So now we have this wonderful straight forward equation for the amount of money that Grant's friends are going to pay him once they buy their glasses, wiper, and their spray nozzles. However just when we think we're starting to figure things out for him situation gets a little bit more complicated. Even though this means more work for us, this is great for Grant, because more of his friends have asked if they can buy his products. The day after his first round of requests came in, even more of his friends and his friend's friends heard about his new incredible inventions, and asked him to add to them, to the list of people to buy his products. and 25 more people wanted to buy 2 spray nozzles each. This equation no longer tells us the total amount of money that Grant's going to earn from his friends, and his friend's friends buying his wipers and nozzles. So, what we need to do is create a new equation. We need to come up with a different way to express a that takes into account this new information that we have, but also doesn't forget what we had before.

We heard a lot of information in the last video, so here is just a summary of all of that on one screen. We can think about Grant's sales story so far as having 2 situations. The situation after the first day, which I'm going to call the before picture and the situation after the second day of selling, which is the present situation we're concerned with. The last equation that we came up with, a = 36w + first day. So, I changed the name of the total money earned to a old to show that this is the money earned after the first day of selling. This equation still works if we're only interested in calculating the money that Grant earned from his friends after just that one day, but now, we want to find, is what I'm going to call a new. The money he's going to get from those people and from these new people who also want to buy. What we're going to do in this quiz is come up with an equation for anew, which should combine the information from aold with this new data about people who are also going to buy the wipers and nozzles. So, which of these equations down at the bottom is the correct equation for anew? The total amount of money that Grent will have after these people on the first day buy his wipers and nozzles, and these people from the second day buy his wipers and nozzles. This is alot of information to take in, so I'm going to lable this quiz a challenge quiz. Actually many of the quizzes that you've had have been challenging, but I think that this one is especially difficult. Think really carefully about how many terms you think this new equation should have. Should it have 2 terms or should it have 4 terms? Also, there may be more than 1 correct answer. Even if you don't get it right the first time, just give it another shot.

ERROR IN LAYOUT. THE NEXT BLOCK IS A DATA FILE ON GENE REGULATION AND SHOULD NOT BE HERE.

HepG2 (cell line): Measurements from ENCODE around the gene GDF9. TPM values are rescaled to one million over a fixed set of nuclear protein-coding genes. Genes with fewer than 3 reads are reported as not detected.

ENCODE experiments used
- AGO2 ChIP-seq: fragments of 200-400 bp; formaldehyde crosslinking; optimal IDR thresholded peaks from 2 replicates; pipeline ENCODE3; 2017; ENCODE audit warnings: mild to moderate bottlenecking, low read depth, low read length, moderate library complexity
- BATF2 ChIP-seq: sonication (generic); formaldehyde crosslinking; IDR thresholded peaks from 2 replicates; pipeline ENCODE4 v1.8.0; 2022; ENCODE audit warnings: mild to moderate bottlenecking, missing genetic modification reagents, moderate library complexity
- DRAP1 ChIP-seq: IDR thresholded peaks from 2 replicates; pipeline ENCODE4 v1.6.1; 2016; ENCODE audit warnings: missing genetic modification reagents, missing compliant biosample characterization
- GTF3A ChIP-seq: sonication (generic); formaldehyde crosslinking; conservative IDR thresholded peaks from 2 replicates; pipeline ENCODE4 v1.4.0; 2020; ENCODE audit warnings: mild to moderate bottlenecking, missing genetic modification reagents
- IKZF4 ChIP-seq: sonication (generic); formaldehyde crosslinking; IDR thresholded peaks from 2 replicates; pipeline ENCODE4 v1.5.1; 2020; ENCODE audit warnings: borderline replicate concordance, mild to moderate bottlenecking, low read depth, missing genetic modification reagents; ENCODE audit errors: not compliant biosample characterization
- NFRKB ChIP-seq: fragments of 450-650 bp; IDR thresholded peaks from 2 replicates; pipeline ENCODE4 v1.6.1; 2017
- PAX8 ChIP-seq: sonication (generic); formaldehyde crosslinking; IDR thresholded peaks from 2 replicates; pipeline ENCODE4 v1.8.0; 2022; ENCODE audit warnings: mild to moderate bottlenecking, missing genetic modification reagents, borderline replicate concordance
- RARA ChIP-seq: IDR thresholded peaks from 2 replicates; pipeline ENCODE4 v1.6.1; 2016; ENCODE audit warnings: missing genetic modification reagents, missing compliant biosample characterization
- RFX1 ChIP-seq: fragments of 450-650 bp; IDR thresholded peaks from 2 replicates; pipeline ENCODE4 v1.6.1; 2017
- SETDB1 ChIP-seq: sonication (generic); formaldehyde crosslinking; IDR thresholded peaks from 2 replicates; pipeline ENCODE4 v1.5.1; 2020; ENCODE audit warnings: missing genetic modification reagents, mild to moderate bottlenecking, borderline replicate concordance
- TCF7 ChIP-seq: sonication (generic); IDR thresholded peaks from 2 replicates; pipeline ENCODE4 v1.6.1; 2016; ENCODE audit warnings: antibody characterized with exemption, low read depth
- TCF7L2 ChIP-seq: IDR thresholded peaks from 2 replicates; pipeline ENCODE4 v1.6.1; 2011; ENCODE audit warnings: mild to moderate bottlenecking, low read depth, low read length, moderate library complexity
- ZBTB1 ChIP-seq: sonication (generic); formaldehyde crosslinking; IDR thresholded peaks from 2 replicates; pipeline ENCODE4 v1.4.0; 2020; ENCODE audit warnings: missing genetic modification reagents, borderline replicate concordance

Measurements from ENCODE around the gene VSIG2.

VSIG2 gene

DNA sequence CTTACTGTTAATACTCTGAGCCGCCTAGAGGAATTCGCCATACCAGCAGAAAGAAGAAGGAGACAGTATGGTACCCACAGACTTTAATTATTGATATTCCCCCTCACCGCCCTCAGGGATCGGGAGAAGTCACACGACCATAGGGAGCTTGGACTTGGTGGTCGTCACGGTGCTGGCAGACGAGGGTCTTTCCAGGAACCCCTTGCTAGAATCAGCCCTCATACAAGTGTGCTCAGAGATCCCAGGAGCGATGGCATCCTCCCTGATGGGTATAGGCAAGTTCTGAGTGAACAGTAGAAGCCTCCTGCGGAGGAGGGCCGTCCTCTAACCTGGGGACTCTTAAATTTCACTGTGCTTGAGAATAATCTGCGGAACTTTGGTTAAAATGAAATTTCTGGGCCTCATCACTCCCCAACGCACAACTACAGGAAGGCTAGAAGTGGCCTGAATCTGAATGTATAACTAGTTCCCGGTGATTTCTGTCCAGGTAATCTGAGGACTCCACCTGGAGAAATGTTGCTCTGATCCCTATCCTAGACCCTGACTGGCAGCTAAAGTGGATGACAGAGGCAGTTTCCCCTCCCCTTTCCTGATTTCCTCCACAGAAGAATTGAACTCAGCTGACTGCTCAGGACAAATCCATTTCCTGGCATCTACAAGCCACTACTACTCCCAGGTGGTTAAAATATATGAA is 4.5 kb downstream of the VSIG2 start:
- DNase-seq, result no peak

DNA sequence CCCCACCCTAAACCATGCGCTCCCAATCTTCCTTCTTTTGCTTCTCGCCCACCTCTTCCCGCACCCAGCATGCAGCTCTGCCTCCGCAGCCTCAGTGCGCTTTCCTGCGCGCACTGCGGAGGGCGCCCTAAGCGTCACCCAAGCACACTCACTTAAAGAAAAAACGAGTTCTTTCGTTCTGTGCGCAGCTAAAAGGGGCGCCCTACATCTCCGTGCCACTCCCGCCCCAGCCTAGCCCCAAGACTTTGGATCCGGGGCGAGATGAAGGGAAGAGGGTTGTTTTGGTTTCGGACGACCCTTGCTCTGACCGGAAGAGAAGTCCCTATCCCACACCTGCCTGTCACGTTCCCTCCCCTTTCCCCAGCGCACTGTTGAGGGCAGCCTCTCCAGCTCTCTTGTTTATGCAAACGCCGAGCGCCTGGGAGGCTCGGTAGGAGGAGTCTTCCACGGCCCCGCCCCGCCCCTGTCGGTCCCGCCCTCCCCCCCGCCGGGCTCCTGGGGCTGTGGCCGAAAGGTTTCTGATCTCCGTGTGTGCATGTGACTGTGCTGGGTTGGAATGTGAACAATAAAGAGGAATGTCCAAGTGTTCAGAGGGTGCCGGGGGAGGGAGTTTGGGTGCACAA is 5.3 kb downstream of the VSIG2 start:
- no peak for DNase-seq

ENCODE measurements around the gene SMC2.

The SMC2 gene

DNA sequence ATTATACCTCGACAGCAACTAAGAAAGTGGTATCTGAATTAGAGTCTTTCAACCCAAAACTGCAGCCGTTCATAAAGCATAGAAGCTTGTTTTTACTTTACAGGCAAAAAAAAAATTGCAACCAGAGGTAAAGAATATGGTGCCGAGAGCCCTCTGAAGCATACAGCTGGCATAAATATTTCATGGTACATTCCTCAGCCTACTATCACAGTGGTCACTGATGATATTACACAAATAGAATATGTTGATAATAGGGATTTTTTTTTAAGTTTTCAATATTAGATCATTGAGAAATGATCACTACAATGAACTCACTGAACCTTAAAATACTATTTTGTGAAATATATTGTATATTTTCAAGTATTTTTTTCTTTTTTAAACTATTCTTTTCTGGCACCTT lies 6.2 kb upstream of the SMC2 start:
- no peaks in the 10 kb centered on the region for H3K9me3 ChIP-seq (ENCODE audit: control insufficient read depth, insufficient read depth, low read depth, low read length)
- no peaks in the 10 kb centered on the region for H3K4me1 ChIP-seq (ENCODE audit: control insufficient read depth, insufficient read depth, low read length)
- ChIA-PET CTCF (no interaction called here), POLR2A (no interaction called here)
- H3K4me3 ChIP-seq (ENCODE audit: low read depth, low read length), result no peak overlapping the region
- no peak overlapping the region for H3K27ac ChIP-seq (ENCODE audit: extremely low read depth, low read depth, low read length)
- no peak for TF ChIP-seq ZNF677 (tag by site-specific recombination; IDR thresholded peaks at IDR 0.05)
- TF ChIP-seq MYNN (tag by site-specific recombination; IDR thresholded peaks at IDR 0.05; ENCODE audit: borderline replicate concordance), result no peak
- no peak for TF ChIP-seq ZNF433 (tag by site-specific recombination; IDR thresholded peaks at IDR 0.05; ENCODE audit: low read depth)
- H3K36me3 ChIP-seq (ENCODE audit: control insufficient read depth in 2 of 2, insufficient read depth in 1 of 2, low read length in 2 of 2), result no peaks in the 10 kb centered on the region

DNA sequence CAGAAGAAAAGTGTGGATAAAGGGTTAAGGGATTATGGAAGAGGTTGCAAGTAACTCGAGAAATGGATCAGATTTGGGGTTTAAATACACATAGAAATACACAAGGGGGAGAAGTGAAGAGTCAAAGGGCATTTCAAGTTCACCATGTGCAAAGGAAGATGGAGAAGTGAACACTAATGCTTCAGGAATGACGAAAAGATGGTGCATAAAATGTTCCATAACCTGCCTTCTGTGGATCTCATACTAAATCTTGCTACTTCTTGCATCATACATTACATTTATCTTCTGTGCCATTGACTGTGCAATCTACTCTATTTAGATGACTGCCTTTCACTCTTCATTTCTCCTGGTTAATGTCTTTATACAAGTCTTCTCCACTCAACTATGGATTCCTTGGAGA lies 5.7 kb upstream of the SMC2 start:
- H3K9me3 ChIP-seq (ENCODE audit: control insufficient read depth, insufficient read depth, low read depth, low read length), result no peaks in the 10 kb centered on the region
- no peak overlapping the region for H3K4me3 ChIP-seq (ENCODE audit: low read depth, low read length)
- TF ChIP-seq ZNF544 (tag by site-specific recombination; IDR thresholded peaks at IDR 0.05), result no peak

So we want a new, what we're looking for, to equal the total amount of money that Grant can count on getting from his friends after the second day of sales, so that needs to account for the money from the people who bought on the first day and the money from the people who bought on the second day. We already know from this equation that we came up with earlier that he'll make 36w+22n Dollars from the initial batch of buyers. So, that means the equation that we have down here still needs to have these terms in it. A couple of the equations don't, so I'm going to cross them off our list. Neither of these answers includes the money from the people bought from Grant on the first day. The other four answers that are left over All have 36W and 22N as terms. So that's great. However this first one only has 36W plus 22N. It doesn't have any information having to do with people who bought on the second day. So that can't be right, since we know that Grant will make some money off of that second round of buyers. To pick between these three remaining equations we need to go through similar steps for people who buy wipers and people who buy nozzles as we did in some of the earlier quizzes to figure out the terms in this equation for a old. We know that the price per wiper is still w. And since 51 more people are going to buy wipers we're going to need to add 51w in. In our equation. This choice doesn't have 51 w. It has 50 w. So it can't be right. Then for the money he'll earn from these 25 extra people buying two nozzles each is going to be = 25 2 n. Since n is the price per nozzle and they each buy two. If we simplify 25 2 n we actually get 50n. So we also need to have 50n, in our answer. Both of these last 2 choices have correct. The only difference between them, is the order that the terms are arranged in. This is just another case, of the communative property of addition. Awesome job! I know this was a really tough quiz so great job for getting through it.

As I said in the past several videos and quizzes, there are a ton of mathematically equivalent ways of writing any expression we might have. For example, if I rearrange the factors within any of the terms here, or rearrange the order of the terms themselves, or let's say, tack on a 0 at the end. The value of the expression on the right side of the equation doesn't change. However, there are certain convienient ways of writing expressions. Ways that actually make them simplier to deal with that we're going to want to use. We call this process of rewriting expressions; simplifing expressions. One really useful tool that can help us start to simplify and expression, or see if we can simplify it any further, is to change the order of the terms. We know that we're allowed to do this because of the communitive property of addition. So, how could we do that here? Let's just rearrange the terms on the right side of this equation so that both terms containing w are in the first two slots and the two terms containing n are in the last two slots. So please just type the proper terms into the proper slots. These smaller spaces are for plus or minus signs but you can also type in as you see fit.